Review / Summary of High-Speed Synch in Flash Photography

Discussion in 'Digital SLR' started by C J Southern, Dec 27, 2005.

  1. C J Southern

    C J Southern Guest

    I learned a lot from a few of you with that last post - I obviously had a
    few gaps to be filled in this area. I put all that I've learned in a
    summary - having done that I thought some of you might be so good as to
    review it to make sure I've got the gist of it now ...

    "You can shoot above 1/250th by putting the flash into FP (High-speed synch)
    mode ...

    But ...

    Shutters consist of 2 curtains. Below X-sync speed the 2 curtains fully open
    at the same time - fully exposing the sensor. Above X-Sync speed the
    curtains can't open fast enough so their openings are staggered -
    effectively creating a moving slit. In summary, X-Sync speed has NOTHING to
    do with the speed at which flashes can sync with the shutter - it's purely a
    mechanical shutter limitation.

    With shots below the X-sync speed the curtains open - flash fires - and some
    time later the shutter closes - it's important to note that the flash
    duration is usually only a small fraction of the time the shutter is open.
    So - if the sole source of lighting is from the flash (as with strobes that
    kill the modeling light when the flash fires) then shutter speed becomes
    irrelivant - doesn't matter if you set it for 1/250th or (taken to the
    extreme, so long as the modeling light remains off) 30 seconds - Exposure is
    only occuring while the flash is lit up - not while the shutter is open.

    Above x-sync speed (in FP mode) everything changes ... because only a
    fraction of the sensor is exposed at any given instant the flash has to
    illuminate the scene for the entire time the sensor is exposed - the flash
    can't stay on for this long, so it switches on and off at 50,000 times a
    second (so even at 1/8000th it would still flash around 6 or 7 times). This
    works well if the flashes are powerful and the subjects are fairly close and
    the flashes are doing most of the work (eg a group of people at 2 to 3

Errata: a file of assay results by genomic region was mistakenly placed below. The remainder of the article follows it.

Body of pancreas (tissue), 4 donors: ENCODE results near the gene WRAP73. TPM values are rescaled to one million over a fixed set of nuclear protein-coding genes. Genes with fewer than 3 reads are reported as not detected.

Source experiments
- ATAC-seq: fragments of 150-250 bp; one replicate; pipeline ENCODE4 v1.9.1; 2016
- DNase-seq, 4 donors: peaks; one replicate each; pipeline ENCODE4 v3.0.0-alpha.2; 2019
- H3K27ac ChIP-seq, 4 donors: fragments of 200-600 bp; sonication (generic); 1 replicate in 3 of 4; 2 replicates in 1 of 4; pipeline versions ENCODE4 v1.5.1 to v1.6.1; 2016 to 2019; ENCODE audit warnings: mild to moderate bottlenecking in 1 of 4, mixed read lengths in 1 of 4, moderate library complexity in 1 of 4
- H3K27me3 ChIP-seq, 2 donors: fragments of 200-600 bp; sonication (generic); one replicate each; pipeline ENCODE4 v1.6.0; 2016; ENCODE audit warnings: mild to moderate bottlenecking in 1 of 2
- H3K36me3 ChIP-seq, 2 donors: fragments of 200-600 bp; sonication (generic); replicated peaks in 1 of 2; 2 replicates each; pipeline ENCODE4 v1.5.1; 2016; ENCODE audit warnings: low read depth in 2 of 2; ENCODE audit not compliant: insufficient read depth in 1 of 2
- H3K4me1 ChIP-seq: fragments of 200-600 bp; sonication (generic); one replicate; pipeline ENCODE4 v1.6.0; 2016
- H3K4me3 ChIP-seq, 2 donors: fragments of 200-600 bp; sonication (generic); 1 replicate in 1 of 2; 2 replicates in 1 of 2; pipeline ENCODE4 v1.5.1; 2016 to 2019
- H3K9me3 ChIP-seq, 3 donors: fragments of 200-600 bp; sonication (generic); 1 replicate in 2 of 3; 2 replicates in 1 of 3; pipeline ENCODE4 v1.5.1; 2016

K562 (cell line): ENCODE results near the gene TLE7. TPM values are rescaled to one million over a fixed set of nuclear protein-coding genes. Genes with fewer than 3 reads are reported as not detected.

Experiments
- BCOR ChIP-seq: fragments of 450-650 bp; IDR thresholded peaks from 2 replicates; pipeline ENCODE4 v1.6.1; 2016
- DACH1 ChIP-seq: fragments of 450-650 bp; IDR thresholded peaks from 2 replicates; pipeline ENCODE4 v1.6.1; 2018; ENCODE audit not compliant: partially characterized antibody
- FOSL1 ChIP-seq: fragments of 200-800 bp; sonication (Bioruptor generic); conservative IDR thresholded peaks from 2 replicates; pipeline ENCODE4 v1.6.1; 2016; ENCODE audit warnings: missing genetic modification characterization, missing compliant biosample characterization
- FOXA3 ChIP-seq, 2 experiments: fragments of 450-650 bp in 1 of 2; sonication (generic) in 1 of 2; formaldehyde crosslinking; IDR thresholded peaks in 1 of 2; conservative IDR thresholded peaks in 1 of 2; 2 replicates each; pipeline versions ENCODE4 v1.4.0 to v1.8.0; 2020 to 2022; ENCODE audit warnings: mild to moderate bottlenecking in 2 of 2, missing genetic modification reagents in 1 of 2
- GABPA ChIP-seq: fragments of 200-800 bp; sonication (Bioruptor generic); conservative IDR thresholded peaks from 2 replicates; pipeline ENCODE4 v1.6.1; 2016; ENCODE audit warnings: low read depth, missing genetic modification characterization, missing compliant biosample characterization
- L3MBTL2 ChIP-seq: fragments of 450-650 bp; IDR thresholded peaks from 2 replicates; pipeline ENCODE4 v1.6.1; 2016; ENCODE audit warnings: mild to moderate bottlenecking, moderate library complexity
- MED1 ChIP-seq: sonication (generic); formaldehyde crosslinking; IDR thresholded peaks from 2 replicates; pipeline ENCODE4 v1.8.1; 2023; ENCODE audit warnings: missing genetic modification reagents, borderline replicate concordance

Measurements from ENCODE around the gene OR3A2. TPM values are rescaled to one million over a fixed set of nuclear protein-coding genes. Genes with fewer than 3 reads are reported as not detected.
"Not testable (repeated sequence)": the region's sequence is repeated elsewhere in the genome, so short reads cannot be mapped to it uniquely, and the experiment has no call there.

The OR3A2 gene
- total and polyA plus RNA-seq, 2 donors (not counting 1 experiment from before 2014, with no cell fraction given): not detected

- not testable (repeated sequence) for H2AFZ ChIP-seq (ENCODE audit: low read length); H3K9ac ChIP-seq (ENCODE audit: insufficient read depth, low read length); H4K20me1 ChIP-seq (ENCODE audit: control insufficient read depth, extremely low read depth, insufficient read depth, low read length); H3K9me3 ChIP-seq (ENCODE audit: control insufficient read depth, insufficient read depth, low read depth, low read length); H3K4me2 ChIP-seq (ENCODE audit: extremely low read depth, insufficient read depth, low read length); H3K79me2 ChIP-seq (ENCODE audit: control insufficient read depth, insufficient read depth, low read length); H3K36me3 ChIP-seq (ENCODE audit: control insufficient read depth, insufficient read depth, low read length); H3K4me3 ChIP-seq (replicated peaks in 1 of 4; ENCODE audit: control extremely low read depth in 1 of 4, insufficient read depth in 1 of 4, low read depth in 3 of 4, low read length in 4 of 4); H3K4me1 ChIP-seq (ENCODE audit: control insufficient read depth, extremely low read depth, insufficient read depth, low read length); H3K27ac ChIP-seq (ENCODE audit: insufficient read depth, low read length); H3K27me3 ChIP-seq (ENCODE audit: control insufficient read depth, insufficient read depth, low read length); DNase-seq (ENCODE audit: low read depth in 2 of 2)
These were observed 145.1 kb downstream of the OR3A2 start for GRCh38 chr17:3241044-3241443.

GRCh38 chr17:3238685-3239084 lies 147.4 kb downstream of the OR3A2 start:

metres indoors with poor ambient light) - but outdoors on a bright day (eg
    wedding) then they can have a lot of trouble competing with the sun (it also
    drains the batteries a lot quicker as the flash may be flashing a 50,000
    time a second for up to 1/300 of a sec verses a single flash that typically
    lasts 1/30,000th of a second.

    So what's the answer?

    The answer is to get your shutter speed below X-Sync speed - and assuming
    that we can't do it by changing F-Stop (because we want a shallow DOF) then
    what we need are ND (Neutral Density) filters!"

    Have I got it right now?

    Many thanks to all,


    C J Southern, Dec 27, 2005
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  2. C J Southern

    Alan Browne Guest

    To a large degree. Don't discount HSS (FP) flash however. I'm not a
    great fan of it, but the specific situation of outdoor in bright light,
    yet wanting a shallow DOF and fill flash is quite valid. ND's are good,
    but they do slow down your shooting pace.

    It's not so much about "competing with the sun" as the fact that it is
    hard to get large apertures. One would be happy with an ISO 25 print
    film rated at ISO 15 if everything were outdoor in bright light all of
    the time, esp. with todays fast glass.

    Alan Browne, Dec 31, 2005
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